Aimee Armande Wilson

Aimee Armande Wilson is Associate Professor in the Department of Women, Gender, and Sexuality Studies at the University of Kansas. A specialist in reproductive themes in modernism, Wilson is the author of Masculine Pregnancies: Modernist Conceptions of Creativity and Legitimacy, 1918-1939 (forthcoming from SUNY Press, 2023) and Conceived in Modernism: The Aesthetics and Politics of Birth Control (Bloomsbury, 2016)


It’s My Moment! Archives and Conspiracy Theories in Post-Roe America

We're all familiar with this scenario: a scholar spends years of her life dedicated to the pursuit of knowledge on a relatively narrow topic, and the reward for this dogged pursuit is the esteem of colleagues and mentions in specialist publications. Then, an event occurs that overlaps with the scholar’s area of expertise. This scholar’s topic now dominates the news cycle.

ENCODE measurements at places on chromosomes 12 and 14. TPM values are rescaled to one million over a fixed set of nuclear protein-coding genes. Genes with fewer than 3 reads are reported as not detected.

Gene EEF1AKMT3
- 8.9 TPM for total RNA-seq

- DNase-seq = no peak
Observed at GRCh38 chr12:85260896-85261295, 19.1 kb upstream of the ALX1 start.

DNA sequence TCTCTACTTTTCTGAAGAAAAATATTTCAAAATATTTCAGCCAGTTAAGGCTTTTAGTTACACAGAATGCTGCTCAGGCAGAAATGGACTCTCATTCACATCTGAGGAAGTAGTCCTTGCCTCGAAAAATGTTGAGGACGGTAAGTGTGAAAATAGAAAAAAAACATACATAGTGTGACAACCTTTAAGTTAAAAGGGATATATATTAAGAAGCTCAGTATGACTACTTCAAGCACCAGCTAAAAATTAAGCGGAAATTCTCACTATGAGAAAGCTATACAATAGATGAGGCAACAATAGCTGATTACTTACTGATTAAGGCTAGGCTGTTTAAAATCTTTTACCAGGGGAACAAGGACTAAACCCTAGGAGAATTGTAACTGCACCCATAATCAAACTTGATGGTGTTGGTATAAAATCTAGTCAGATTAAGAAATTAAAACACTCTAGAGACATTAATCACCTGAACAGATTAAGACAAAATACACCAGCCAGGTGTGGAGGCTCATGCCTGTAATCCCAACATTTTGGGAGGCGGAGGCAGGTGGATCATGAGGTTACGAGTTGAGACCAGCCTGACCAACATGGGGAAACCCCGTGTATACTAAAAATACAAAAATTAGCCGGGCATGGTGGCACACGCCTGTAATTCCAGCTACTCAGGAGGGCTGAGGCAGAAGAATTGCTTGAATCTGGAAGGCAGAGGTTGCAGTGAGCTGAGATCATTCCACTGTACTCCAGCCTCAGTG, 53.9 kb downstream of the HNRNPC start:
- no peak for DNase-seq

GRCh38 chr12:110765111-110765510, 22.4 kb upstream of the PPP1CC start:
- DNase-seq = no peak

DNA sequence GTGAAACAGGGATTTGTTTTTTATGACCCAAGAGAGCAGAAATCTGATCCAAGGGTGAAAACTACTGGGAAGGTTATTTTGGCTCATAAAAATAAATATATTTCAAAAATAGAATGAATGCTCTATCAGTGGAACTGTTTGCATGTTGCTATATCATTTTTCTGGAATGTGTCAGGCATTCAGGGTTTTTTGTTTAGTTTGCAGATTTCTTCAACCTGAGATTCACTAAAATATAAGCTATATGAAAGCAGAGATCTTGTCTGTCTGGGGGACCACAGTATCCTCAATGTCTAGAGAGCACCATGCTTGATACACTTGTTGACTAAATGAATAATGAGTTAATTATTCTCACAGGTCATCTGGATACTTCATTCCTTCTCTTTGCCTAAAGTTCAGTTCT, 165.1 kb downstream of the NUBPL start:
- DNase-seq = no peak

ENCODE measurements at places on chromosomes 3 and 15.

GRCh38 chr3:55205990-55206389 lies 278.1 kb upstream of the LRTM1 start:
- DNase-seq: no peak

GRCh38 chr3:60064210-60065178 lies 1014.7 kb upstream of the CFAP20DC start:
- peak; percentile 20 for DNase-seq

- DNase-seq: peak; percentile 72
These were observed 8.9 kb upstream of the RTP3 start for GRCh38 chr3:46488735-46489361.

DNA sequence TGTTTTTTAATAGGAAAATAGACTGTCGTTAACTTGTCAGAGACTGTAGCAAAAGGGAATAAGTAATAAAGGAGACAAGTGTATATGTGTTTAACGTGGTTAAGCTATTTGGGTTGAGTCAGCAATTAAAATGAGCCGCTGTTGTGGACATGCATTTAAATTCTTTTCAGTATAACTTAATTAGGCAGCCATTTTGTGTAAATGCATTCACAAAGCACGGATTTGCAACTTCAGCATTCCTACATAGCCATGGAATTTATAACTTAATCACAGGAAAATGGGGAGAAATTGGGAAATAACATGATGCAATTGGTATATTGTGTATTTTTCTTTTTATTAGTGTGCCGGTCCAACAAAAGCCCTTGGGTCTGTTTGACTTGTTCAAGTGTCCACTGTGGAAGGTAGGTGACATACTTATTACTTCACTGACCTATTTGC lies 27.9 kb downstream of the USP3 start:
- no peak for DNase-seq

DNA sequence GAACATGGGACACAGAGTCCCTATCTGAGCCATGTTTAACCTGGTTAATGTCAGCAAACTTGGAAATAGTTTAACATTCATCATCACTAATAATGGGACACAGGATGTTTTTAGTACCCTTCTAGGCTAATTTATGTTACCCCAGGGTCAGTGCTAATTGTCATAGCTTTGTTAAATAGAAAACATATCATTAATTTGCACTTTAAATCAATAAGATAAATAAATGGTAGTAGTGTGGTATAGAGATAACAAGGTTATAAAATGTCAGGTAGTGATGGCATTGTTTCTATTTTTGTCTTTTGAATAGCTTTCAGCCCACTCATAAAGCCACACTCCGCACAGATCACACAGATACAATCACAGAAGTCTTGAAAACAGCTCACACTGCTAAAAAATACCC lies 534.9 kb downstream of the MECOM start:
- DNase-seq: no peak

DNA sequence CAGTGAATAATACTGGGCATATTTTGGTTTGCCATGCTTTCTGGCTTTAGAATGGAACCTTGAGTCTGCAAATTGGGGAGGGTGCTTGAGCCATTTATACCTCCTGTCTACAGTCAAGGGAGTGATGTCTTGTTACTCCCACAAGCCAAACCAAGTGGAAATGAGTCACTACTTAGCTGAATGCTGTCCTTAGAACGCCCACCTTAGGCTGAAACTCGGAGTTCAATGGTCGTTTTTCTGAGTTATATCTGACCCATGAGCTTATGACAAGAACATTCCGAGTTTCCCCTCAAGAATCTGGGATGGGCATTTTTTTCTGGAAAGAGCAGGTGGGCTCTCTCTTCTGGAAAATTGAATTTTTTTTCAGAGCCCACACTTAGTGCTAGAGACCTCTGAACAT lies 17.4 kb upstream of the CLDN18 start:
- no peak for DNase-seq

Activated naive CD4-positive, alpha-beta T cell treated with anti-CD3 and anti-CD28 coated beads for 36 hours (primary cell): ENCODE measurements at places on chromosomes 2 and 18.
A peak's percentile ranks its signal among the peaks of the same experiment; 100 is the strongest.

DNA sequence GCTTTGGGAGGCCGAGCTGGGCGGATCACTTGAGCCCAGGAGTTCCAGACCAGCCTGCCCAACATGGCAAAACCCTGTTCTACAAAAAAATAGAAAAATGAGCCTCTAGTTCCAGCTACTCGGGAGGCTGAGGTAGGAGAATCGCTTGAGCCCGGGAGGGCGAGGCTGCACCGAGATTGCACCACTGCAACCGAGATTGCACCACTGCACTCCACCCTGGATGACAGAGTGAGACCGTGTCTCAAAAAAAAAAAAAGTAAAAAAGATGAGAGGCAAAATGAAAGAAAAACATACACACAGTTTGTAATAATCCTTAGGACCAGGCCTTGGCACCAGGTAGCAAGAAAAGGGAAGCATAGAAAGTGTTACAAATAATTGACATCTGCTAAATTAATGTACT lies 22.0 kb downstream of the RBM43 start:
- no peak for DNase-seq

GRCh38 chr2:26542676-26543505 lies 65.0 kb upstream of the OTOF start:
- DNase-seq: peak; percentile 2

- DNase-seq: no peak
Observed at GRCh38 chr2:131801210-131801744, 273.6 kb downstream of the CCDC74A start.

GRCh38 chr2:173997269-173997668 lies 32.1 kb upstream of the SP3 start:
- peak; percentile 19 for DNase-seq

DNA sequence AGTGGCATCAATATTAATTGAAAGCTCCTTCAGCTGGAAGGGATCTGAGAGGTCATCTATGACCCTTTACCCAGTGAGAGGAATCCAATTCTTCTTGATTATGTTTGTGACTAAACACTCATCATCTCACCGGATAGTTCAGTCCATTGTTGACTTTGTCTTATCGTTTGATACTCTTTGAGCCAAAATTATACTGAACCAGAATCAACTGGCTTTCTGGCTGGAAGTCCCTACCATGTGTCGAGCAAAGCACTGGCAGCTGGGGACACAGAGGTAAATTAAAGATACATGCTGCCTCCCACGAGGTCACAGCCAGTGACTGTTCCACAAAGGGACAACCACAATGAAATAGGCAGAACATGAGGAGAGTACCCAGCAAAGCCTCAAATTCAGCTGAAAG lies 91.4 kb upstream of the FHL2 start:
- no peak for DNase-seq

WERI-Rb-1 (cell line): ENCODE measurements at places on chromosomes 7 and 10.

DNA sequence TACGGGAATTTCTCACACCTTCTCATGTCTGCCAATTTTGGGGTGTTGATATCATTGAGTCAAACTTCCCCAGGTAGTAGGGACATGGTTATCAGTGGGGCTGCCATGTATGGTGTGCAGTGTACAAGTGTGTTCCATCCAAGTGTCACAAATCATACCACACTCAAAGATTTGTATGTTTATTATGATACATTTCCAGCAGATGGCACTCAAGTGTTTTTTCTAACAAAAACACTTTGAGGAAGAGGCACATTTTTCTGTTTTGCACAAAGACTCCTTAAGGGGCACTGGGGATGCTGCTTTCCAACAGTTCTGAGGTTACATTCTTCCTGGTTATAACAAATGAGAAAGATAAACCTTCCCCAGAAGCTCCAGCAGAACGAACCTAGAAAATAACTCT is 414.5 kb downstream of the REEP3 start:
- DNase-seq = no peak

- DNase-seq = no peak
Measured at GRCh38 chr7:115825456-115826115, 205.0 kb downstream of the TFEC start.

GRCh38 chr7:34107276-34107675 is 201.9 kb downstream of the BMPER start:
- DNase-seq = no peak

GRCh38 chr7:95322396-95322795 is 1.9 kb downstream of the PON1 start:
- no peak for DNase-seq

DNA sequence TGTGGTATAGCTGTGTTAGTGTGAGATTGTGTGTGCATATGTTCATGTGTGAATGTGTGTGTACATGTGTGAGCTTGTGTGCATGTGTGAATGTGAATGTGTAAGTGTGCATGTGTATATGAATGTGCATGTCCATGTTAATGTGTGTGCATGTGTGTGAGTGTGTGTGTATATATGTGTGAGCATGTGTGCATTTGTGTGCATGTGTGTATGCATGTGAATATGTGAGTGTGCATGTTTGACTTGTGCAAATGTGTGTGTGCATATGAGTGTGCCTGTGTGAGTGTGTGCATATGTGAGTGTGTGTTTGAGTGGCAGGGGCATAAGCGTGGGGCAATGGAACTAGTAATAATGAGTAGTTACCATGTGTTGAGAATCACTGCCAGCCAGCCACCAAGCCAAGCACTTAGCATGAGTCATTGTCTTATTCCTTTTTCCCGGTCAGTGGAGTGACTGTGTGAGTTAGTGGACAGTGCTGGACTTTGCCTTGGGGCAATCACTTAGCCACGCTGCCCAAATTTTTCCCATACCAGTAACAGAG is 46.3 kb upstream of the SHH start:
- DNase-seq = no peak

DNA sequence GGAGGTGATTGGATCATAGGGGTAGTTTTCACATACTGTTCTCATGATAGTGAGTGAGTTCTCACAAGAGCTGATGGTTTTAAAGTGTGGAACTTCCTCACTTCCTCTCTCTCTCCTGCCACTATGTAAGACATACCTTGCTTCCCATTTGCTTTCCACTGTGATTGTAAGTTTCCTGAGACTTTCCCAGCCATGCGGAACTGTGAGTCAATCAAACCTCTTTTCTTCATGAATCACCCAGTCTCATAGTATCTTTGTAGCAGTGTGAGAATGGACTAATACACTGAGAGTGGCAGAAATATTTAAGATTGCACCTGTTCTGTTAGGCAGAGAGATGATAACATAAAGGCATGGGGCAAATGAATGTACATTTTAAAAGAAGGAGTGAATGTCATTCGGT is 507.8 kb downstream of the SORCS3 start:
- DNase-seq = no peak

We Need a Movement, Not Just a Moment: Modernism and #MeToo

“What should we do with the art of terrible men?” asks Emily Nussbaum in I Like to Watch.[1] Reading this book reignited my anger over #MeToo. Nussbaum asks a question that was inescapable in the fall of 2017. The question is difficult, in part because it frames a complex set of issues as resolvable with a single answer. To get an intellectual handle on the question, I had to lay out the nesting-doll questions hidden inside the big one. Two of them are the focus of my essay: what is the role of literary criticism in the era of #MeToo? Do modernist critics have distinctive responsibilities or knowledge pertaining to #MeToo? My answers to these questions emphasize praxis: what those of us working in the field of modernist literary studies can do to ensure the lessons of #MeToo aren’t forgotten. Modernist scholars assume many roles, of course. The essays in the cluster “Reading The Waste Land with the #MeToo Generation” address the implications of #MeToo for modernist pedagogy. This essay complements the cluster by directing our attention to a different (though sometimes overlapping) role, that of the literary critic. ​I outline in practical terms some of the implications of #MeToo for modernist criticism in the hopes that such concrete thinking will spur conversation about ways to embed the lessons of #MeToo in our critical practices.